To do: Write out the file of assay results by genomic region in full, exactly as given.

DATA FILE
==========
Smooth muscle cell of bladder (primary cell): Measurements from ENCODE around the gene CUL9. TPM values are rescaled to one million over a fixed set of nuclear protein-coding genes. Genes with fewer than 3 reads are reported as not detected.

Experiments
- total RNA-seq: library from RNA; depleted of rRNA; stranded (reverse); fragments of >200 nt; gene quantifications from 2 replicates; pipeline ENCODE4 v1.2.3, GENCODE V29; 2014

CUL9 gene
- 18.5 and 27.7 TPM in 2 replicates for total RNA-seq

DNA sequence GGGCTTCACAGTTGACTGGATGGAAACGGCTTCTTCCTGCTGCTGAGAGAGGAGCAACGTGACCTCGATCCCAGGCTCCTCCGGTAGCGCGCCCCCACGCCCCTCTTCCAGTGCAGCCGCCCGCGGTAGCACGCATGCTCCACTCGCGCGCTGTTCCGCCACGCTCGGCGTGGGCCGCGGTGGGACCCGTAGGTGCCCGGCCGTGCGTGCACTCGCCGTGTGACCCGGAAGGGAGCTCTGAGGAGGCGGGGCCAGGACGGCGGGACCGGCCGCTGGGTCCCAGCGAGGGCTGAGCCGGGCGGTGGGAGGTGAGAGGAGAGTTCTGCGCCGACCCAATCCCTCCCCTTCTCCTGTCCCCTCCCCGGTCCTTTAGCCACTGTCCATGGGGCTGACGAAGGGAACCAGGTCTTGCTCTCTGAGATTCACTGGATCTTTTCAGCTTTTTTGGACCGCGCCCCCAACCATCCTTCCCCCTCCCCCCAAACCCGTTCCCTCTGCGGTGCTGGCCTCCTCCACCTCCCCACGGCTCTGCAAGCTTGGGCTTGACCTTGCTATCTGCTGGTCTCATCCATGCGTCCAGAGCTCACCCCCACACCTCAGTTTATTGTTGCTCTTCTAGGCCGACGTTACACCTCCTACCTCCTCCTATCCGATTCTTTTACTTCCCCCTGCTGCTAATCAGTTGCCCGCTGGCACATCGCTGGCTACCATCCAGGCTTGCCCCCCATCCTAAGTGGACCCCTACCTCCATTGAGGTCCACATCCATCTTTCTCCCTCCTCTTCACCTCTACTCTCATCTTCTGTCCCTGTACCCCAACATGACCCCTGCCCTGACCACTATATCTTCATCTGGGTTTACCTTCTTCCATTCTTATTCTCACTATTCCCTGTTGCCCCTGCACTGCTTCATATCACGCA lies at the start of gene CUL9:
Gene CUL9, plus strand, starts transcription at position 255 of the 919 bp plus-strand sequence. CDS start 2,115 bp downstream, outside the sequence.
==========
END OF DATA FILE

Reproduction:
Smooth muscle cell of bladder (primary cell): Measurements from ENCODE around the gene CUL9. TPM values are rescaled to one million over a fixed set of nuclear protein-coding genes. Genes with fewer than 3 reads are reported as not detected.

Experiments
- total RNA-seq: library from RNA; depleted of rRNA; stranded (reverse); fragments of >200 nt; gene quantifications from 2 replicates; pipeline ENCODE4 v1.2.3, GENCODE V29; 2014

CUL9 gene
- 18.5 and 27.7 TPM in 2 replicates for total RNA-seq

DNA sequence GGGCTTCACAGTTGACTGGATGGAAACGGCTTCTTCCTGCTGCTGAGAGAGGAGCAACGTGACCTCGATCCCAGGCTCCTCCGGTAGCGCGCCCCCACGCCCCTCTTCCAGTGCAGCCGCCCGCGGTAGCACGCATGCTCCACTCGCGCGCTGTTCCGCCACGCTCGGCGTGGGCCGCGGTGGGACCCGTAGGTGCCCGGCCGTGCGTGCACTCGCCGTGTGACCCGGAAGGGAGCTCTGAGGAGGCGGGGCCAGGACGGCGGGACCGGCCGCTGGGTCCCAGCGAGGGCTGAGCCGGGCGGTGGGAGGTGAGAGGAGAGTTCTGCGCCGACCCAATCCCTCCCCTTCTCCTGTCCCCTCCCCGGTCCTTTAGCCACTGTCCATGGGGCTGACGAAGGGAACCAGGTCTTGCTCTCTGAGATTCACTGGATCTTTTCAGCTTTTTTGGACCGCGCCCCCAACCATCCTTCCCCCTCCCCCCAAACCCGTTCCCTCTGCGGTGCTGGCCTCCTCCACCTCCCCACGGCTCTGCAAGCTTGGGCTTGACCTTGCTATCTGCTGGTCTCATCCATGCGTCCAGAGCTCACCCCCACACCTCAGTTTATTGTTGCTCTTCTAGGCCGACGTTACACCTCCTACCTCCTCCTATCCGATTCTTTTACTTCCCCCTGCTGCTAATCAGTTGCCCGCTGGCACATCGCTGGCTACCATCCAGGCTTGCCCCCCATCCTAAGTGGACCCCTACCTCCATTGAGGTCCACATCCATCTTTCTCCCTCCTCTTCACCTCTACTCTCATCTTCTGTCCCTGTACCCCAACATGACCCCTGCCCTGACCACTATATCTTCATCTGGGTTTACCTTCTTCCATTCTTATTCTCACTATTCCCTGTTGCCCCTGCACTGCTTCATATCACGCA lies at the start of gene CUL9:
Gene CUL9, plus strand, starts transcription at position 255 of the 919 bp plus-strand sequence. CDS start 2,115 bp downstream, outside the sequence.